If you found Grain Brain interesting and began avoiding or limiting grains, then there's a valuable cookbook out there, ready to help you plan all your grain-free meals.  Even if you're NOT following a grain-free lifestyle, this cookbook has recipes that are savory, sweet, scrumptious, and sure to satisfy any taste buds.

Against All Grain


Danielle Walker's recipe book, Against All Grain: Delectable Paleo Recipes to Eat Well & Feel Great, just came out in September.  I frequently checked her website as she traveled the country on her book tour, watching and waiting to see someplace in my vicinity appear on the list.  Last month, Danielle finally took her book tour to New York City, where I joined others in a cooking lesson at Sur La Table.  All day, I'd been looking forward to my grain-free meal, and Danielle did not disappoint.


It was thrilling to see the real Danielle in person!  Her pictures and demo videos came to life, her smile radiating the whole time.  She was warm, inviting, and so friendly throughout the evening.


First, Danielle shared her own background with healthy and grain-free eating, explaining how an SCD- and paleo-based diet alleviated her Ulcerative Colitis symptoms, getting her out of the hospital, free to live her life, free of grains, gluten, dairy, and sugar.  Stories like hers and thousands of others demonstrate why doctors need to start listening, learning, and spreading the word about how dietary and lifestyle changes can improve health, beat chronic disease, and change lives.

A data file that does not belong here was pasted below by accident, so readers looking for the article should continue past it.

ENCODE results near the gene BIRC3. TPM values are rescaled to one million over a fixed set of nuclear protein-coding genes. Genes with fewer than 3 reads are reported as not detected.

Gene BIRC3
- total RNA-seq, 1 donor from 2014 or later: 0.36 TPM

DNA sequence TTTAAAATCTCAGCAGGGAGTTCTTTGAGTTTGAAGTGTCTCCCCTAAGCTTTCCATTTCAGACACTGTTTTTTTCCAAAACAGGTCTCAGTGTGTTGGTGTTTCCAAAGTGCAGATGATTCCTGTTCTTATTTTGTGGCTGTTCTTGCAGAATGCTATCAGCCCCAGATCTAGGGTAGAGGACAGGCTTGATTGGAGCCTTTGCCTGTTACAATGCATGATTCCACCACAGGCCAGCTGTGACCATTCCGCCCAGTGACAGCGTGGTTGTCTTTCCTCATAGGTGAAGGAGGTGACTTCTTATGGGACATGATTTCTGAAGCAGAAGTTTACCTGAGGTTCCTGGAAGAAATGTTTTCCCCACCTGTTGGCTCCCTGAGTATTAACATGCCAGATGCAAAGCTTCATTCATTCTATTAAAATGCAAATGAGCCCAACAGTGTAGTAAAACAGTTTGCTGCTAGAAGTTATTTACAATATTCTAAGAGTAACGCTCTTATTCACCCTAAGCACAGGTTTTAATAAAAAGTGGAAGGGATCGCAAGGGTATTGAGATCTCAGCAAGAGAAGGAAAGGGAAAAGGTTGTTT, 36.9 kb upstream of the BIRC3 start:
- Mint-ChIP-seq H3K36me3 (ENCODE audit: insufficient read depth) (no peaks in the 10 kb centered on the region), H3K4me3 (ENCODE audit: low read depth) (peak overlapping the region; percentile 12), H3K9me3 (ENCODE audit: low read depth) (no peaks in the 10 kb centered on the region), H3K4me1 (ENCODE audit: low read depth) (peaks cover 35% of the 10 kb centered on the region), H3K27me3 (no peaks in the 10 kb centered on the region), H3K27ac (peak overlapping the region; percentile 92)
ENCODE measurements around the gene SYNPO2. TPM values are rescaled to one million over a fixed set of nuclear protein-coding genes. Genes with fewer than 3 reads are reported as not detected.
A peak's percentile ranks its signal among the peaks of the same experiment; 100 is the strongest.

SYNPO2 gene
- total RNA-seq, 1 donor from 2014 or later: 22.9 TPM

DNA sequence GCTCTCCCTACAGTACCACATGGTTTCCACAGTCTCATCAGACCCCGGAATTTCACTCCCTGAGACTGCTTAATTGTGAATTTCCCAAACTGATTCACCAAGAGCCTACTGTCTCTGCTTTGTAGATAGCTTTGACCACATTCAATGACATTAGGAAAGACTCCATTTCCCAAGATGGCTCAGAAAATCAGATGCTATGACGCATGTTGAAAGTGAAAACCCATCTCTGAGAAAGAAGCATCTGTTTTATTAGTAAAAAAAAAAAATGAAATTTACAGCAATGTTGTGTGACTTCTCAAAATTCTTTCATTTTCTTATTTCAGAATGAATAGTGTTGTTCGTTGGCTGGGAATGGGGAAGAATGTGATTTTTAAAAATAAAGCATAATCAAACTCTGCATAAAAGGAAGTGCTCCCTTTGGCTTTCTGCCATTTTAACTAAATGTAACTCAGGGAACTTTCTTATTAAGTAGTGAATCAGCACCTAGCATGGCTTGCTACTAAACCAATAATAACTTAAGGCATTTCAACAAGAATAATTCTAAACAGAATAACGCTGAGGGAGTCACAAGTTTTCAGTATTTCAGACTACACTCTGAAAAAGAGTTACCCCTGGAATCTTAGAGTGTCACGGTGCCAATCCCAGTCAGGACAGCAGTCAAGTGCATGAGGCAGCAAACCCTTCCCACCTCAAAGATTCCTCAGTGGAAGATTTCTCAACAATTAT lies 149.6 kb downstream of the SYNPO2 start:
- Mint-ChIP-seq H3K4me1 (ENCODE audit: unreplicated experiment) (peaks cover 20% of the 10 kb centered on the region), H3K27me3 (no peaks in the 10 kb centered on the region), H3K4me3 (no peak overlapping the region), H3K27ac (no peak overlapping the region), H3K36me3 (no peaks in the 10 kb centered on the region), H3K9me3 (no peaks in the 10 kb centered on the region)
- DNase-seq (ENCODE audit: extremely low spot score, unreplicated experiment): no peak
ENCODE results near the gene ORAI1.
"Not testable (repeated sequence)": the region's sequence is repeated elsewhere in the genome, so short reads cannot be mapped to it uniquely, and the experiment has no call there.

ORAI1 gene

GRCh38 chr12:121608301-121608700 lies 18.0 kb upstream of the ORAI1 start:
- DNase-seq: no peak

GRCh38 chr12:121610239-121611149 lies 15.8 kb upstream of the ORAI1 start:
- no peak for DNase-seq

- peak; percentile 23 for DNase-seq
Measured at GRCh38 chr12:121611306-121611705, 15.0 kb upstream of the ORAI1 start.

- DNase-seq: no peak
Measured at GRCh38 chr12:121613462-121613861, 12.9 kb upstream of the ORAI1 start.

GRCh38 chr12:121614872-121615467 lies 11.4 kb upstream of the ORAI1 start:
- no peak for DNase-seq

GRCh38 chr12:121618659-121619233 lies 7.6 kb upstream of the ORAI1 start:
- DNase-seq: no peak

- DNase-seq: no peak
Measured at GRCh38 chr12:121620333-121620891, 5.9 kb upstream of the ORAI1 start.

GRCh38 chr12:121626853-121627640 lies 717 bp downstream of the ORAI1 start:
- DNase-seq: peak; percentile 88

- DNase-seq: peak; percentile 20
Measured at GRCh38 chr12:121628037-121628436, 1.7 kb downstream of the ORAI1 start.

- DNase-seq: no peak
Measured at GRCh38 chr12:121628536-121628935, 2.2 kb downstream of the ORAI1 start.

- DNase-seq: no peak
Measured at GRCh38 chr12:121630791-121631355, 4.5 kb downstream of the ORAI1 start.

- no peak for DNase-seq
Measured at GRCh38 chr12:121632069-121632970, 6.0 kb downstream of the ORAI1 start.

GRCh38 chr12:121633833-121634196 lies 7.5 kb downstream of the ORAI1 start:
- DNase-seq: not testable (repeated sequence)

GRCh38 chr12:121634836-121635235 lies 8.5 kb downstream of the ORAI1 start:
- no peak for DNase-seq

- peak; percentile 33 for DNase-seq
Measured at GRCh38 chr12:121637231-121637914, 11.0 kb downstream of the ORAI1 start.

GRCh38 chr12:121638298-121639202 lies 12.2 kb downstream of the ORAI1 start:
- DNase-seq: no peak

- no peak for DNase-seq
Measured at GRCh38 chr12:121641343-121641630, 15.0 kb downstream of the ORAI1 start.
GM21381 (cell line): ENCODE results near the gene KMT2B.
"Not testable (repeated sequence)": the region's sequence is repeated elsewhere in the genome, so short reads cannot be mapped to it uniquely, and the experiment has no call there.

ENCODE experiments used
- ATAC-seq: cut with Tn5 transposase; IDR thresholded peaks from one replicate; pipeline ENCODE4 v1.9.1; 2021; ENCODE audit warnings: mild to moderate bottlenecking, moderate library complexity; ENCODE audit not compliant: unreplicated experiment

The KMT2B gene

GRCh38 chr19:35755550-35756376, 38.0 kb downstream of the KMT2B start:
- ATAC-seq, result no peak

Then, the cooking began!  The menu for the evening included butternut squash soup, zucchini noodles with bolognese sauce, rosemary breadsticks, and chocolate cake brownies.


As she demonstrated her recipes in action, Danielle explained why she uses one cooking method over another and shopping tips for what brands she recommends for certain ingredients.  She took and answered questions about the processes involved and possible ingredient substitutions.  Just a few snippets of what we learned:
- Sift coconut flour after measuring
- If you don't want to eat honey, try swapping mashed banana
- When making dough: blend, let it sit, then blend again (because of coconut flour)
- Tips for the cookbook's mayonnaise, such adding the oil slowly at first and using an immersion blender
- Great notes on what brands she trusts, uses herself, and recommends to others

Danielle Walker recommending WellBee Foods almond flour

When she explained the spiral slicer for zucchini noodles, I raised my hand to ask about using sweet potatoes; I want to dare to try soon!

The food she prepared was all delicious, and all straight out of the cookbook.  We ate:

Roasted Butternut Squash Soup




Granny Sarella's Spaghetti Sauce over zucchini noodles


(Grain-free!) Rosemary Breadsticks - Out of this world!


Dark Chocolate Cake Brownies